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Using an indirect tank as a heat exchanger.

WaltB Member Posts: 3
I am about to install an indoor wood gasification boiler and I found a good deal locally on an HTP indirect Stainless Steel Heat Exchanger for Pool/Spa Heating.  I will not be using this for a pool but as a heat exchanger right off of the boiler.

 Here is a link to this product. 

<a href="http://www.htproducts.com/superstor-ultra-poolheater.html">http://www.htproducts.com/superstor-ultra-poolheater.html</a>


This indirect tank is rated at 200,000 btu output which is more than I need but as I understand it the more output the better.  Just wondering if a product like this can be used in place of a flat plate heat exchanger and if there is any advantage or disadvantage to doing so.


  • icesailor
    icesailor Member Posts: 7,265
    Heat Exchanger:

    Be sure that you use a properly sized temperature, pressure relief valve, like a Watts 40XL, properly located in the tank. You have no idea what the wood heater can put into the tank. If you ever watch "Mythbusters", they have done a few shows on a demonstration on physics with overheated water heaters.

    Wood stoves, coils in contact with the wood fire, and hot water storage tanks can be an interesting physics demonstration.

    I would suggest that some codes require the 1" TPR on an indirect like yours that is rated at 200,000 BTU input. Especially when you have no idea of control of how much energy you put through the coil and into the tank.

    I personally know someone who went to a wedding and left his house in the morning and forgot to shut off his side arm gas heater. He came home at 2:00 AM and found his house gone. Some of it was in the trees. But they never found the tank.
  • SWEI
    SWEI Member Posts: 7,356
    edited October 2012
    Which gasifier?

    Whose gasifier?  Open or closed system?  Most gasifiers require a large buffer thank in order to operate safely at maximum efficiency.

    Read this http://www.caleffi.us/en_US/caleffi/Details/Magazines/pdf/idronics_10_us.pdf before you start buying parts.
  • WaltB
    WaltB Member Posts: 3
    Using an indirect tank as a heat exchanger.

    I will be installing an Empyre Elite 100 which produces roughly 125,000 btu's/hr. and is an open boiler.  I am aware of the buffer tank idea and will likely add that in a year or two when I find the cash.
  • SWEI
    SWEI Member Posts: 7,356
    why open?

    Is there something in particular about this boiler that made you choose it over other designs?  A pressurized boiler will simplify the system and reduce or eliminate chemical requirements.

    What kind of radiation do you currently have?  What design temp is/was it sized for?

    You really need to work through the entire system design before you purchase anything.  Outdoor reset, zoning, and other factors can change your piping layout; getting it right the first time will save you both time and money.  If you have budget constraints, deciding what to buy now versus later should follow a complete design.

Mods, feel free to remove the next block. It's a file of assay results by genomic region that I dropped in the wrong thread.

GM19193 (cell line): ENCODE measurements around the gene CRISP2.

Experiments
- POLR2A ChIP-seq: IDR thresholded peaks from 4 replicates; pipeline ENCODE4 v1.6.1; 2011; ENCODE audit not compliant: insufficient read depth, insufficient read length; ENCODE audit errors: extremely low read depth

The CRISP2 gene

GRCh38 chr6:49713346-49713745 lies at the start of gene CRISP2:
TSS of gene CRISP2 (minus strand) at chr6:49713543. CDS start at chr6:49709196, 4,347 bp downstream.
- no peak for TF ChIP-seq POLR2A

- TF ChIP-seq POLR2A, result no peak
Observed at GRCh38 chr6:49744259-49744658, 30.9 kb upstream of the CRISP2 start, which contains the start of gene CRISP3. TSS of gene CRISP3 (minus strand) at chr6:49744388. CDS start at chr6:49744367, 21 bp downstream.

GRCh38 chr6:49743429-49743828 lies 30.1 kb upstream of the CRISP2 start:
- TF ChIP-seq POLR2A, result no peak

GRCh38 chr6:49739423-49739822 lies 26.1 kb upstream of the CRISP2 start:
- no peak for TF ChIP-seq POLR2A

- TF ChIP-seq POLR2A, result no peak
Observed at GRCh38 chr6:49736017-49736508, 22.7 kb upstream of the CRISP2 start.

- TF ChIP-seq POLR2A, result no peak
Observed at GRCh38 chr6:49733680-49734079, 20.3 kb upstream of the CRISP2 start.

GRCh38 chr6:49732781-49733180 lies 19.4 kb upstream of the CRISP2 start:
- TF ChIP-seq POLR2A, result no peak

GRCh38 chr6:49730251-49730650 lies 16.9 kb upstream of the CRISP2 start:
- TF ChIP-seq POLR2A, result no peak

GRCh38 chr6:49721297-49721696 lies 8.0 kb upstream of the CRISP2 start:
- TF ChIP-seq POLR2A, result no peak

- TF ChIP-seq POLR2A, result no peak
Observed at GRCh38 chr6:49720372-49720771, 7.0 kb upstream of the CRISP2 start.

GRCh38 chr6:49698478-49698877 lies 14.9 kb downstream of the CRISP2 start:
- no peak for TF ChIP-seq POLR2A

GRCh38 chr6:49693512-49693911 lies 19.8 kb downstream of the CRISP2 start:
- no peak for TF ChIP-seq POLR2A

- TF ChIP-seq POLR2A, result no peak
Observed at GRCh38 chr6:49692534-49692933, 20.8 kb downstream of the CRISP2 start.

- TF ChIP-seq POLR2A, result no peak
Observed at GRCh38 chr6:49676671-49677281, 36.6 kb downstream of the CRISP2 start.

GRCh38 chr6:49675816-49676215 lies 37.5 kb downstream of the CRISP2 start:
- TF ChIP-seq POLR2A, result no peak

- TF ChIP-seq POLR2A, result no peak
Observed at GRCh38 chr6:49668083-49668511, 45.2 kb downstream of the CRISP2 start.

• Ironman
    Ironman Member Posts: 7,181
    Delta T ?

    The concept of using the indirect for a heat exchanger is fine; we do it regularly and that's all it really is: a tank with a heat ex.

    The point that you're overlooking is the btu rating at the the design Delta T. Let me explain: if the indirect pool heater is rated at 200k btu's, it's rated with about a 90 - 100* temp. difference between the supply water from the boiler (180*) and the pool water (80*). This is also known as the Delta T.

    There are two basic rules of thermodynamics in play here:

    1. Heat moves toward cold as it gives up its energy to the cooler substance.

    2. The greater the temp. difference (Delta T), the faster the movement or heat transfer.

    In your application, if you need 170 - 180* water supplied to your emitters, then you're not gonna get any where close to the 200k btu rating of the tank because your Delta T would only be 10* or less.

    However, if you have low temp. emitters that only require 90* supply temp, then you'd probably get enough btu's to do the job.

    Universal Hydronics Formula: Btu's = (gpm x 500) x Delta T.

    The other factor is the surface area of the internal coil. Practically speaking, there's simply not enough surface area to get the rated heat transfer unless the Delta T is near the manufacturer's design.
    Bob Boan
    You can choose to do what you want, but you cannot choose the consequences.
  • WaltB
    WaltB Member Posts: 3
    Low temp emitters

    Thanks for all the replies and the excellent explanation of the Delta T.  I will be using infloor pex space 6-8" so my emitters should require a relatively low temperature. 
  • SWEI
    SWEI Member Posts: 7,356
    low temp emitters

    provide the best comfort and more flexibility for solar or other low temp heat sources later.  They really deserve a buffer tank between them and that high temp gasifier.  Have you had a chance to read that Idronics issue yet?
This discussion has been closed.